While staying hungry kept the fire in his belly intact, staying ‘foolish’ too played a big part in egging Goyal to do the unthinkable. “I know it sounds very foolish, but I have always felt that I am God’s special child,” he smiles. “I have been extremely lucky and fortunate.” Feeling emboldened, Goyal took the leap of faith, rolled out insuretech venture Digit, and sold his first policy in October 2017.
God’s blessing came in the form of a clutch of deep-pocketed backers such as Canadian billionaire Prem Watsa, Faering Capital, TVS Capital and A91 Partners. In FY17, Goyal raised ₹9 crore at a valuation of $1 million. Over the next few years, the funding amount leapfrogged and so did the valuation (see box). Earlier this year, Digit entered the unicorn club when it raised ₹135 crore at a valuation of $1.9 billion. A few months later, it raised ₹112 crore, and its valuation soared to $3.5 billion.
Over the last five years, the funding and valuation have matched the pace of growth of the general insurance challenger offering health, motor and travel insurance. In October, it crossed an interesting milestone when it clocked $400 million in annual premium and served over two crore customers since 2017. Buoyed by the pandemic tailwind, the company sold 79,536 health policies and insured 42.5 lakh lives between March 2020 and September 2021. The company grew by 44 percent with a premium of ₹3,243 crore (as of March 2021), while the overall industry growth was about 5 percent last year. In the first half of FY22, the company recorded gross written premium at ₹2,196 crore versus ₹1,312 crore in the first two quarters of FY21, a growth of 67 percent.
Yet, Goyal remains modest. “I’m not a genius. I am fairly realistic in terms of who I am,” he says. Luck, he lets on, has played a big role in his success. He explains how the stars aligned. He got into the insurance industry by accident in 1988.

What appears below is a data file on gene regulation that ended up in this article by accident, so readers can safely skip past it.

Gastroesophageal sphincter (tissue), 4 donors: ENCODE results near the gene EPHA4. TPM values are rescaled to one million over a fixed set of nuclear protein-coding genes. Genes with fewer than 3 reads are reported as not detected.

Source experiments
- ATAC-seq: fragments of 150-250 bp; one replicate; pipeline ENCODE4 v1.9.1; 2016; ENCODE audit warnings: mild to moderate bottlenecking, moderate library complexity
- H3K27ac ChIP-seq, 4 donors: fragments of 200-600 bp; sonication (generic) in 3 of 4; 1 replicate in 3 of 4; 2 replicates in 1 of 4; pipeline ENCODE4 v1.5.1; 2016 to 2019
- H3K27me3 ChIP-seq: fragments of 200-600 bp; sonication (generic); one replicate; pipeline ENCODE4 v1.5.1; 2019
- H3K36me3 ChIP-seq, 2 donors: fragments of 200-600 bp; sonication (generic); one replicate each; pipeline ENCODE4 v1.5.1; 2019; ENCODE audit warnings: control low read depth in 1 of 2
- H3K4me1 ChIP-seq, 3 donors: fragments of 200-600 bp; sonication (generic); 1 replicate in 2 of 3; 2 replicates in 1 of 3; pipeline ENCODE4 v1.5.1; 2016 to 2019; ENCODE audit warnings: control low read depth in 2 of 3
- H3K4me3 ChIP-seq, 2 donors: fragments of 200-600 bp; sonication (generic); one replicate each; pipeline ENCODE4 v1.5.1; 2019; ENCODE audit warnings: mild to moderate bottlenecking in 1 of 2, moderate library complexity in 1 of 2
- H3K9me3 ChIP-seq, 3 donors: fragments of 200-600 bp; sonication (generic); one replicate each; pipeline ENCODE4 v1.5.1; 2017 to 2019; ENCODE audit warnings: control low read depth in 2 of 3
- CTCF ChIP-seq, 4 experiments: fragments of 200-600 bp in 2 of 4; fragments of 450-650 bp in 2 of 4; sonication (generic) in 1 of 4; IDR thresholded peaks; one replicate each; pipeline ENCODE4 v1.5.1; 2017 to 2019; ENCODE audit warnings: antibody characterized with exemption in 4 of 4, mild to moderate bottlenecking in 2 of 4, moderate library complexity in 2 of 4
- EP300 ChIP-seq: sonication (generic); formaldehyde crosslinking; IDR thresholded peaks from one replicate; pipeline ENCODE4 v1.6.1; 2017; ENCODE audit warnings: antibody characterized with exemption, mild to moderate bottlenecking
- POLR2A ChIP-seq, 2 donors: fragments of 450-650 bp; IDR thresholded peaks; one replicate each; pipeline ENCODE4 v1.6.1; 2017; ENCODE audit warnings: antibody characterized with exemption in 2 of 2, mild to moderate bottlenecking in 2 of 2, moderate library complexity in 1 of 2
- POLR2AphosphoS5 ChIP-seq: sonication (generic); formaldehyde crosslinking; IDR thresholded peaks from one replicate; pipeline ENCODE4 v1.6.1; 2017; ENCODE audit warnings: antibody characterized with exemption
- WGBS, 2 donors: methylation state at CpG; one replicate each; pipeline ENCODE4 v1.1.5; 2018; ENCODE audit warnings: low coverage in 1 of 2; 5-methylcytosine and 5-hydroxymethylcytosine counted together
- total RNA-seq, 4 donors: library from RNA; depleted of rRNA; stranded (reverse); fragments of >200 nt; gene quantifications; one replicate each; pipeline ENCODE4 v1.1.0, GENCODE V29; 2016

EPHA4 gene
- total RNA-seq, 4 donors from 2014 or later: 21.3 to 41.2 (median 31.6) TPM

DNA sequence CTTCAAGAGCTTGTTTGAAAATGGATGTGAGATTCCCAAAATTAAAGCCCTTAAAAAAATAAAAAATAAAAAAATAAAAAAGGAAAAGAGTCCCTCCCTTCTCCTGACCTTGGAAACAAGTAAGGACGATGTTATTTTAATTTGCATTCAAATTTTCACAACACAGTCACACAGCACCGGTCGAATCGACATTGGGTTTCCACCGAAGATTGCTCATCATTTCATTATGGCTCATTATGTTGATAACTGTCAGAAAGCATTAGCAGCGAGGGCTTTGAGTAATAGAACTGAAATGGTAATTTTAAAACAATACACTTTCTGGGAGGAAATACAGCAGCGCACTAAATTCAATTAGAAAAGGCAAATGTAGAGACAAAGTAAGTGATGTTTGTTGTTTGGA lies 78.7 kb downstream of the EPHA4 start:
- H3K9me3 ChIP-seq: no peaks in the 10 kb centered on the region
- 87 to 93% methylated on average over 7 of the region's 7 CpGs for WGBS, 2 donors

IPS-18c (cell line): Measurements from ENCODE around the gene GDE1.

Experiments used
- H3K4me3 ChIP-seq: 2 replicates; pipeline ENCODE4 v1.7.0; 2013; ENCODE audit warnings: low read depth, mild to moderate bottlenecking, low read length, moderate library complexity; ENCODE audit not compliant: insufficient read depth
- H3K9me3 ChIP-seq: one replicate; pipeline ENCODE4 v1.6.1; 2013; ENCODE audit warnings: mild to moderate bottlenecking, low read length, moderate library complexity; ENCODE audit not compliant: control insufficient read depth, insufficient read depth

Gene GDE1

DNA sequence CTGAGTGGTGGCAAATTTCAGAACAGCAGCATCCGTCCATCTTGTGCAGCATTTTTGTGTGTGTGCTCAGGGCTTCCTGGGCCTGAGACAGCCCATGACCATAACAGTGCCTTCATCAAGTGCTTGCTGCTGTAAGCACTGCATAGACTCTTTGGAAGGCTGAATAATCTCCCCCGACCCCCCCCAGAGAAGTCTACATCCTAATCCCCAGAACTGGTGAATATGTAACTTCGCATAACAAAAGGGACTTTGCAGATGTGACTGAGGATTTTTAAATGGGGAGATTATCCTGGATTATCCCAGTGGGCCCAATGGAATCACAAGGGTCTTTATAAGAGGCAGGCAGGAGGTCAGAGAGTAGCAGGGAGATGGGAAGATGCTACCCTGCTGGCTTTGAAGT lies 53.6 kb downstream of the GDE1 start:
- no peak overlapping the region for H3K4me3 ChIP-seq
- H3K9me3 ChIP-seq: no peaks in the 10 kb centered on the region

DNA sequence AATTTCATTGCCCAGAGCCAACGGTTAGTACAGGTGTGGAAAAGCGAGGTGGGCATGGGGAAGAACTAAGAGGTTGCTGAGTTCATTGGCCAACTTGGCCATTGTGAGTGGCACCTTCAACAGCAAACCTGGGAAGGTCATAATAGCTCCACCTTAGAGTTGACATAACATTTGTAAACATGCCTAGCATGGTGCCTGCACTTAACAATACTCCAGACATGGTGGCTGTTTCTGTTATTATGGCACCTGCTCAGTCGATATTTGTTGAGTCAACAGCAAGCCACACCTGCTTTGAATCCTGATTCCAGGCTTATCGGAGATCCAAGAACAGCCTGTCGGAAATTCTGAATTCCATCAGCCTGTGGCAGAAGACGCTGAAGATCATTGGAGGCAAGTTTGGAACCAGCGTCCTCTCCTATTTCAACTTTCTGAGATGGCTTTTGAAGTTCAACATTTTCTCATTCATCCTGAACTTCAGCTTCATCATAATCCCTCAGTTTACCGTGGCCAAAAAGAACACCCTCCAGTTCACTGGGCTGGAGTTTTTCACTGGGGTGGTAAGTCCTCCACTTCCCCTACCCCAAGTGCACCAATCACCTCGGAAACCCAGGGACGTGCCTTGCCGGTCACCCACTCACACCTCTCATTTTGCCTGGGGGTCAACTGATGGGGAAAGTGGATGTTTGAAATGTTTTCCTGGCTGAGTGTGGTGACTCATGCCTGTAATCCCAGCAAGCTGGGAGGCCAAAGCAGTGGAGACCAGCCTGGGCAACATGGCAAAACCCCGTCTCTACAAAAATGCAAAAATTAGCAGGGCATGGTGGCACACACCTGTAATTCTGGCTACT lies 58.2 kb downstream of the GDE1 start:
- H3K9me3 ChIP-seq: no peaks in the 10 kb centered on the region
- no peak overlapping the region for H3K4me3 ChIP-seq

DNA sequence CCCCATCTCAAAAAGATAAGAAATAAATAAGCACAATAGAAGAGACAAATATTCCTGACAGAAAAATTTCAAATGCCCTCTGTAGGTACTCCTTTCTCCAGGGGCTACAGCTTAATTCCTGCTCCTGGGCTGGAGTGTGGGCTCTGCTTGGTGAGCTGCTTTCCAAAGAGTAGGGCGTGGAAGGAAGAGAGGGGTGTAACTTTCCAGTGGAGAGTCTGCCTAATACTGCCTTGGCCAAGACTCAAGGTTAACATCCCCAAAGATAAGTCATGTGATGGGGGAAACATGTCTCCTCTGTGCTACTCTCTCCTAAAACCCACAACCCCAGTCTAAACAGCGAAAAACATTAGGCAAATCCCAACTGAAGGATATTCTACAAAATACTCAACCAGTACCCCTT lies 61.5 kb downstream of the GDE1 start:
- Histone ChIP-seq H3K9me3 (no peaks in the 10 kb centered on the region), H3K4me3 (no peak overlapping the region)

A college senior was applying for an insurance job, and he prodded Goyal to follow suit. A quick application was followed by an equally fast interview call. “I didn’t know anything about insurance,” he recalls. A crash course was also of little help. “I couldn’t even remember the names or the number of companies that were operational,” he recounts. For the young lad brought up in the industrial township of Khetri in Rajasthan, insurance was as alien as water in the desert. “But I loved the subject,” he recounts.
Four years later, in 1992, the Malhotra committee was set up to propose recommendations for reforming the insurance sector. In 2000, the sector opened up to private players. “I happened to be in the right sector at the right time,” says Goyal. “I tried, worked hard and learnt a lot, but at least 70-75 percent of what I have achieved is luck,” he reiterates. Anybody showing Goyal his plucky side gets to answer a tricky question. There were thousands of people, he points out, with almost similar capabilities. But they didn’t get an opportunity. “That’s a reality. Anything else and I would be lying to myself,” he says.
There is another reality, though, which Goyal underplays. For him, age was always a digit, just a number. “When I became a CEO, I was 36, and nobody told me that I was young,” he laughs. “Nobody ever asked me my age.”